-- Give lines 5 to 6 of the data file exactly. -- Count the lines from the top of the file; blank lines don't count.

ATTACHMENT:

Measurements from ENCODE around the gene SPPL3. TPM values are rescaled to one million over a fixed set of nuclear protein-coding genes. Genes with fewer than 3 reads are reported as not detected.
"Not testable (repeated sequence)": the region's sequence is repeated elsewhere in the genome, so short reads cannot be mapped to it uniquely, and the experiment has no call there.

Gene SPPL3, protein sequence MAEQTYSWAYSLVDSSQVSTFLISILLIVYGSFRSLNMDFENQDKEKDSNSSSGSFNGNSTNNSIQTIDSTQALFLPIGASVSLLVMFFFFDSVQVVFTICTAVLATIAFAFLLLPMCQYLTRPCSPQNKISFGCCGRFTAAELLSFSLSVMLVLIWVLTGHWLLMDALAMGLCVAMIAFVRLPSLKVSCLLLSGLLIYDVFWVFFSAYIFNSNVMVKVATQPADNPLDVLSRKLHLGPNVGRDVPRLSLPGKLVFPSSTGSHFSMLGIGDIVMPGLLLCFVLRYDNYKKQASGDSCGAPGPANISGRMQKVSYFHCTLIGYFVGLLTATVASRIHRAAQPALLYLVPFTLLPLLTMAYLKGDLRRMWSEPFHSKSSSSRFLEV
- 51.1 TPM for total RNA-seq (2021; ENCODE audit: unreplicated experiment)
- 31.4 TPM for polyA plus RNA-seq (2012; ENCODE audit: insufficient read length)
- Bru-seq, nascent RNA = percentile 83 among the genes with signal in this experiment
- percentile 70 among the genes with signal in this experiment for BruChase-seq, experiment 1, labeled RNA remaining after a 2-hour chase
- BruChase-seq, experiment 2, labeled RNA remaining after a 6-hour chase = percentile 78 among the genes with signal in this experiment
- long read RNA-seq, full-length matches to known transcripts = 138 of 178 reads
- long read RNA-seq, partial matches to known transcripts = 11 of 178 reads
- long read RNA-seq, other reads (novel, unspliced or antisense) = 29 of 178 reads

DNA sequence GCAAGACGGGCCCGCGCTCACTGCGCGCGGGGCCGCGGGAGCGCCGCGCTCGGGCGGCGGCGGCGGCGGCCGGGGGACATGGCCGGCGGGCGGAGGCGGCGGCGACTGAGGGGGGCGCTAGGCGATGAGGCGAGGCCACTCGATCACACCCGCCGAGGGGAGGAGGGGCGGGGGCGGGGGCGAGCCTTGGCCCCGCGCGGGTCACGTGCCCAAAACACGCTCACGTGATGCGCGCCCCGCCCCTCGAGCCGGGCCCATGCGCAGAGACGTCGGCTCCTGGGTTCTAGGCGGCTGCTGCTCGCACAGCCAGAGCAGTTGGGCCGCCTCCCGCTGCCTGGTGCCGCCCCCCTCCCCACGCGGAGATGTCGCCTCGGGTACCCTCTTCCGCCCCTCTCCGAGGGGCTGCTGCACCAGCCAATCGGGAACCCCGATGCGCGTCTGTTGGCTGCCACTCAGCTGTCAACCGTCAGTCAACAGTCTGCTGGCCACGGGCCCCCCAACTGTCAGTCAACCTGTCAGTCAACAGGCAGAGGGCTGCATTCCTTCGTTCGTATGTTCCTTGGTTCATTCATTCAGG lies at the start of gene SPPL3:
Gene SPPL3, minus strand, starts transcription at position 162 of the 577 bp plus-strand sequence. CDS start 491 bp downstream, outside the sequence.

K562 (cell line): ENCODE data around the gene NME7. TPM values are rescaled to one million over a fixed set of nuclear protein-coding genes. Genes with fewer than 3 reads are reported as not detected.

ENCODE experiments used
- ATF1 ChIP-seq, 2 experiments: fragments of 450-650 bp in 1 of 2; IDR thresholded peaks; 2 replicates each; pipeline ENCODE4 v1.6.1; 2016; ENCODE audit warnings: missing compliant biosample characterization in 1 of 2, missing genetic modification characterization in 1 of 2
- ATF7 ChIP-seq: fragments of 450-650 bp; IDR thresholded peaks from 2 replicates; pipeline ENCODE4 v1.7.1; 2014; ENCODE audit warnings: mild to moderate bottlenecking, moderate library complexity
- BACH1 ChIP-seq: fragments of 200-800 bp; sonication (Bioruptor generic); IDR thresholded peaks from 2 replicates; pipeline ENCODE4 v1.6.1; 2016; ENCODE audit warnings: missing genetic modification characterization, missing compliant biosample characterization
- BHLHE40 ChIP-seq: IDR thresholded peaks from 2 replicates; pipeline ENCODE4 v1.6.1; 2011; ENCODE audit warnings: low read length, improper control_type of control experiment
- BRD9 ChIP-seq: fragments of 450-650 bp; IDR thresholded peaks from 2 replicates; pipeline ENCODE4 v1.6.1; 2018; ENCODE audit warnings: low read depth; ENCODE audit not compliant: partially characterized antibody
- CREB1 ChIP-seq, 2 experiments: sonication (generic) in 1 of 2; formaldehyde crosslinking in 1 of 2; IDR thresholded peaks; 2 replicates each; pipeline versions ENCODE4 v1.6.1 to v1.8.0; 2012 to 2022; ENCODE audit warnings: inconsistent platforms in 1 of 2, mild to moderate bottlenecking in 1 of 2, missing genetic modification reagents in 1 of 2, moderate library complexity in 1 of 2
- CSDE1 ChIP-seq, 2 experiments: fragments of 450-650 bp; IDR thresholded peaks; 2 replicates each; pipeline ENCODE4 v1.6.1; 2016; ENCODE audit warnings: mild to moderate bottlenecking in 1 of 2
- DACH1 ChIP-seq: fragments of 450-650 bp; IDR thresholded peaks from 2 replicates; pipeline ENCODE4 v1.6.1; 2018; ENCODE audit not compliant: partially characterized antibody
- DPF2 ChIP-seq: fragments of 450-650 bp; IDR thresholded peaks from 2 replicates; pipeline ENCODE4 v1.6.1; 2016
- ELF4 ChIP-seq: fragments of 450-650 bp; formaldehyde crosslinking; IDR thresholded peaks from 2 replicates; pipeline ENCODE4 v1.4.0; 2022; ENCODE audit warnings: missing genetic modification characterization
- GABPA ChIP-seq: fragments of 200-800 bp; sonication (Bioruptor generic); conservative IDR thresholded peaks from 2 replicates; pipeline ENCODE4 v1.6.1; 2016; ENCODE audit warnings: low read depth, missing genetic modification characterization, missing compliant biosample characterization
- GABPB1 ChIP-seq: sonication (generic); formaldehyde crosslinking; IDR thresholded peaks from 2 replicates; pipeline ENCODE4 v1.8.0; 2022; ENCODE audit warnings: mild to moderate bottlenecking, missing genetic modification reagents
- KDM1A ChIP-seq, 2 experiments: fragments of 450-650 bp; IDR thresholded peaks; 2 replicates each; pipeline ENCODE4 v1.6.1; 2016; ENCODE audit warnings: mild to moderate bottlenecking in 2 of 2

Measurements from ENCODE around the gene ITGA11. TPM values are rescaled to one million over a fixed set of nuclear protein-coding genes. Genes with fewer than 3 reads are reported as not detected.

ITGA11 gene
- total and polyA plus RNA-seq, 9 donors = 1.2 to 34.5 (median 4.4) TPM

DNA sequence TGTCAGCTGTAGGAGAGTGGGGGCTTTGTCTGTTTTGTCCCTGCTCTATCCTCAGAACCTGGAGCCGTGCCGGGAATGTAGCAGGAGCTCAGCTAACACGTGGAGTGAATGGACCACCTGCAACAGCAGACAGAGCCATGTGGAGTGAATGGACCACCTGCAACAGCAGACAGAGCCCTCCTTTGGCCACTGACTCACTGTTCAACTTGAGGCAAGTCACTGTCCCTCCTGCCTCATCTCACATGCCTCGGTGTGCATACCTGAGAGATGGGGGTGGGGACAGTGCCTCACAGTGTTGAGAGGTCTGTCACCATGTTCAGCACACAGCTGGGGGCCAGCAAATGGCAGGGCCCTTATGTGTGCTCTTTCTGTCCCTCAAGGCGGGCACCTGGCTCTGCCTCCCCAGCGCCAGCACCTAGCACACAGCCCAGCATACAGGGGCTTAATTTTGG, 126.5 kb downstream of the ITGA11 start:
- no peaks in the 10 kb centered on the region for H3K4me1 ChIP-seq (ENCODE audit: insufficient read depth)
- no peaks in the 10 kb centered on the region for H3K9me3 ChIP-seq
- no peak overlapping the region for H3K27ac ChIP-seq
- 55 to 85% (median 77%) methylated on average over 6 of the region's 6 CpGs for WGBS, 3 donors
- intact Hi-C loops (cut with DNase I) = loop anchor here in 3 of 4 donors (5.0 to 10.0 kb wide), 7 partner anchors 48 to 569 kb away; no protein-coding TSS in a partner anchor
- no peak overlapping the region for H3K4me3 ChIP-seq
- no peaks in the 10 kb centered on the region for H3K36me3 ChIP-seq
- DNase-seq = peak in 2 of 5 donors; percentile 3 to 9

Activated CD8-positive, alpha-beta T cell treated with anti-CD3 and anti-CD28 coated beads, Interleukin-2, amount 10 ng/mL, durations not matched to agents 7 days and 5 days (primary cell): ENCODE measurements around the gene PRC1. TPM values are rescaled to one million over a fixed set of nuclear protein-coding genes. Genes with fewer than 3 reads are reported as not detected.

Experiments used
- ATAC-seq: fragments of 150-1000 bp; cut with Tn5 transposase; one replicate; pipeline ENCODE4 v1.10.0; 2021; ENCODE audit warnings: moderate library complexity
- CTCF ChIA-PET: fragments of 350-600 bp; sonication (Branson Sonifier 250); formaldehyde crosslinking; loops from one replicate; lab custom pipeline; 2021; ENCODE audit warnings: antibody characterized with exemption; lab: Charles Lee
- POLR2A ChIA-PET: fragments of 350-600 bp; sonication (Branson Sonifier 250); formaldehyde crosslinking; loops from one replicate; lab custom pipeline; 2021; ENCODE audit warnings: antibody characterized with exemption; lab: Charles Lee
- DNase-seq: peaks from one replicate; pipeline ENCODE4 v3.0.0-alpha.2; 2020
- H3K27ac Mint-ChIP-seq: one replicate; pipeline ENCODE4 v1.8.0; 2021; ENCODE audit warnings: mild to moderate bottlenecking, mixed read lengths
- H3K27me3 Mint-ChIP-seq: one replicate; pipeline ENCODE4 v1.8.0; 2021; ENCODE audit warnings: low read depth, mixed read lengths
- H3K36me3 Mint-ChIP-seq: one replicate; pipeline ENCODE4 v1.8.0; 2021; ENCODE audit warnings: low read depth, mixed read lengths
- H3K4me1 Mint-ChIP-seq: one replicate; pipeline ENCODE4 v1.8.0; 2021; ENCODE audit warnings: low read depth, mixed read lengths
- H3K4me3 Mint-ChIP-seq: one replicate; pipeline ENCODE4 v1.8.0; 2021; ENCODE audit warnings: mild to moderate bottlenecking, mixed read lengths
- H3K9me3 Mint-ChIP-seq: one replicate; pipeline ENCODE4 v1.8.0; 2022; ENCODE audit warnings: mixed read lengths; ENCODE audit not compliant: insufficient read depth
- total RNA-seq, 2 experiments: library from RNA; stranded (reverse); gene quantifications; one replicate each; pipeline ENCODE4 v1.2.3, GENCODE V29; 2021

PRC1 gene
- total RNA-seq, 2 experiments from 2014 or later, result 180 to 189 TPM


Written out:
- 31.4 TPM for polyA plus RNA-seq (2012; ENCODE audit: insufficient read length)
- Bru-seq, nascent RNA = percentile 83 among the genes with signal in this experiment